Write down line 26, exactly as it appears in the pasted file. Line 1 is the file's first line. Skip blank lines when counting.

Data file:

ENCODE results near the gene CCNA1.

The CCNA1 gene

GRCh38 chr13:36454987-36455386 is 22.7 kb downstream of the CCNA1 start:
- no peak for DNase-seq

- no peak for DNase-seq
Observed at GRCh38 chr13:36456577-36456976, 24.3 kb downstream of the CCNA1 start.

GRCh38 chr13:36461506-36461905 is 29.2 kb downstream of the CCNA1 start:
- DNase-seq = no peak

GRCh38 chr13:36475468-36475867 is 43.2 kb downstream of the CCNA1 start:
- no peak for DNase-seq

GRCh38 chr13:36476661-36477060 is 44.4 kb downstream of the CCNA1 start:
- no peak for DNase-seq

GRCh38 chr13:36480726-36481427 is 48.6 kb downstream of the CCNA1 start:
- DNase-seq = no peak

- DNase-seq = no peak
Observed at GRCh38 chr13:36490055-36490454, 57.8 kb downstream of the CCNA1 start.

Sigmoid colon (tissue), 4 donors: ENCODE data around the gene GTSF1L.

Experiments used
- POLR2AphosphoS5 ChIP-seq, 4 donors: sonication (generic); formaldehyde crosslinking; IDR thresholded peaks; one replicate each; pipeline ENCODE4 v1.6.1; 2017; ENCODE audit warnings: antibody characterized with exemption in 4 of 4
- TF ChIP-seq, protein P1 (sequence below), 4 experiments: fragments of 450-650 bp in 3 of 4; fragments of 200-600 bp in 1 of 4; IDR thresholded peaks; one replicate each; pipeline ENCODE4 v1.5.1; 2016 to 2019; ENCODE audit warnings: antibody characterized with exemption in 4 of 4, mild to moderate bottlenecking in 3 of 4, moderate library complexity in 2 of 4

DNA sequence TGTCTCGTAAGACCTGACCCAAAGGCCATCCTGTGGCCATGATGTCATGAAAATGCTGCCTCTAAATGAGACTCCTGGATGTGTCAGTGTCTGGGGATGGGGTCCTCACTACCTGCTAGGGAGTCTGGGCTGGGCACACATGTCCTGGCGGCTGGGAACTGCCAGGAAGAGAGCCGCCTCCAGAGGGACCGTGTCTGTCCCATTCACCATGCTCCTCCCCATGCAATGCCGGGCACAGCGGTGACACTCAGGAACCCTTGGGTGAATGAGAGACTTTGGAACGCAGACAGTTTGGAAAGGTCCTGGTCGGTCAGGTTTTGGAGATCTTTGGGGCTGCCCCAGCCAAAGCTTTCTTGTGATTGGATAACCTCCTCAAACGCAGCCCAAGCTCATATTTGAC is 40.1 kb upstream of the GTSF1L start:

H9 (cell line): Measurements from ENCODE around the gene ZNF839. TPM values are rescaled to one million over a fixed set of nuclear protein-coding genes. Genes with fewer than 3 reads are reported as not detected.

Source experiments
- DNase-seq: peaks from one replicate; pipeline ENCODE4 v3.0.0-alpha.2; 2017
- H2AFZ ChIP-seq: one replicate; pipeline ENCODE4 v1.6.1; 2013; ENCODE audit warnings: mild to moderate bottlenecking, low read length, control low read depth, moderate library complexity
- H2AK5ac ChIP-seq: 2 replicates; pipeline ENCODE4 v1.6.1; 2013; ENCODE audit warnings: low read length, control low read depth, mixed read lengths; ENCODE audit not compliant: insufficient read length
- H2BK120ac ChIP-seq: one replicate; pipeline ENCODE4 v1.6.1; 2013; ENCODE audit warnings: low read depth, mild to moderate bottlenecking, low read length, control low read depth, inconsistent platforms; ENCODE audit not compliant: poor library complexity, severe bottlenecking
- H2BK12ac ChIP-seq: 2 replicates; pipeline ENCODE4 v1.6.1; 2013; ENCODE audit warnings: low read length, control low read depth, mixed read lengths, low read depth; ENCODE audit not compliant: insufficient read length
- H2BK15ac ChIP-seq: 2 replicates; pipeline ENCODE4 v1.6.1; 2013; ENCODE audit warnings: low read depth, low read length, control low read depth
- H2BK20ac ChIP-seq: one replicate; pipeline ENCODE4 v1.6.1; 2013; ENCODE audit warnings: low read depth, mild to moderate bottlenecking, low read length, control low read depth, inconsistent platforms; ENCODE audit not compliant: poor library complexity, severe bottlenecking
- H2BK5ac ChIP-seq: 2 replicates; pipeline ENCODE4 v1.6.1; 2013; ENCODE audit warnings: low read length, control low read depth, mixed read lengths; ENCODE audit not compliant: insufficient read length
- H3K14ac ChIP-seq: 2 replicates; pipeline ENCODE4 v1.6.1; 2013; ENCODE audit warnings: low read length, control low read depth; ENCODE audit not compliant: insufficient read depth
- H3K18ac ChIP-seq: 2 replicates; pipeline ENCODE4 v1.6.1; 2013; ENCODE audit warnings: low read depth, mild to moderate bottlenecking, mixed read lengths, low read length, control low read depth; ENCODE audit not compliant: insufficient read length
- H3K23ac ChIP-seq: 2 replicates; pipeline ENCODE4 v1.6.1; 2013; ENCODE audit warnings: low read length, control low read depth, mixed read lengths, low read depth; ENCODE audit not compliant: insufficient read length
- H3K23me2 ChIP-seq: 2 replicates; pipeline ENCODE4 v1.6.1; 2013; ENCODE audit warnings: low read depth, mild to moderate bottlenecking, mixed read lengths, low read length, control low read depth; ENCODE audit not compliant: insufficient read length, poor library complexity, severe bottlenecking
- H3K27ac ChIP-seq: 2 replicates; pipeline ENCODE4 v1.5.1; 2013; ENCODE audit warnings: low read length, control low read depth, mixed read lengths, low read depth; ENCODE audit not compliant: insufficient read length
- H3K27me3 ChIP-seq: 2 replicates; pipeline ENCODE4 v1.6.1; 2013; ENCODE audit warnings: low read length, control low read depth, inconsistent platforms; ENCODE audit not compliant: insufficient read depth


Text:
- H2AK5ac ChIP-seq: 2 replicates; pipeline ENCODE4 v1.6.1; 2013; ENCODE audit warnings: low read length, control low read depth, mixed read lengths; ENCODE audit not compliant: insufficient read length